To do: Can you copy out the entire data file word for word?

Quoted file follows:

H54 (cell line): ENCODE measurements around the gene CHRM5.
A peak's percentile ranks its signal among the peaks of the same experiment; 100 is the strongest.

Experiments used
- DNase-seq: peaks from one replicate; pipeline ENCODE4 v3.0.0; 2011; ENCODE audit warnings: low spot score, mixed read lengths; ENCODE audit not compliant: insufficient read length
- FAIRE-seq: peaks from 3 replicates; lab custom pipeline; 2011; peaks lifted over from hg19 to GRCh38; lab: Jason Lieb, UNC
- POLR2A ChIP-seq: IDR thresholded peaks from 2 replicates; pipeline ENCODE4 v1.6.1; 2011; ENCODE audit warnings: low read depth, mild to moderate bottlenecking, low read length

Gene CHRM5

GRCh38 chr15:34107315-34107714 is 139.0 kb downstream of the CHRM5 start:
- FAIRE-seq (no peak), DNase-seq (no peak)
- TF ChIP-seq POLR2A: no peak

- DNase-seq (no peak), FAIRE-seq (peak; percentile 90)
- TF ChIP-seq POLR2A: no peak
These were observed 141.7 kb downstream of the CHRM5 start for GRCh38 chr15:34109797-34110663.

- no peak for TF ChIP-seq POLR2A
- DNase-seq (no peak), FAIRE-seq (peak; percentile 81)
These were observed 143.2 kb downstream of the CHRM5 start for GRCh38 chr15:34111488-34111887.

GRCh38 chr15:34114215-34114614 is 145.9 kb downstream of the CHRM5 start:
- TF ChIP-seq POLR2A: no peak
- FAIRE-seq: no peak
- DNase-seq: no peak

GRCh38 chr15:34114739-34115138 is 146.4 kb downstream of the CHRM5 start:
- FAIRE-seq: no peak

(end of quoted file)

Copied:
H54 (cell line): ENCODE measurements around the gene CHRM5.
A peak's percentile ranks its signal among the peaks of the same experiment; 100 is the strongest.

Experiments used
- DNase-seq: peaks from one replicate; pipeline ENCODE4 v3.0.0; 2011; ENCODE audit warnings: low spot score, mixed read lengths; ENCODE audit not compliant: insufficient read length
- FAIRE-seq: peaks from 3 replicates; lab custom pipeline; 2011; peaks lifted over from hg19 to GRCh38; lab: Jason Lieb, UNC
- POLR2A ChIP-seq: IDR thresholded peaks from 2 replicates; pipeline ENCODE4 v1.6.1; 2011; ENCODE audit warnings: low read depth, mild to moderate bottlenecking, low read length

Gene CHRM5

GRCh38 chr15:34107315-34107714 is 139.0 kb downstream of the CHRM5 start:
- FAIRE-seq (no peak), DNase-seq (no peak)
- TF ChIP-seq POLR2A: no peak

- DNase-seq (no peak), FAIRE-seq (peak; percentile 90)
- TF ChIP-seq POLR2A: no peak
These were observed 141.7 kb downstream of the CHRM5 start for GRCh38 chr15:34109797-34110663.

- no peak for TF ChIP-seq POLR2A
- DNase-seq (no peak), FAIRE-seq (peak; percentile 81)
These were observed 143.2 kb downstream of the CHRM5 start for GRCh38 chr15:34111488-34111887.

GRCh38 chr15:34114215-34114614 is 145.9 kb downstream of the CHRM5 start:
- TF ChIP-seq POLR2A: no peak
- FAIRE-seq: no peak
- DNase-seq: no peak

GRCh38 chr15:34114739-34115138 is 146.4 kb downstream of the CHRM5 start:
- FAIRE-seq: no peak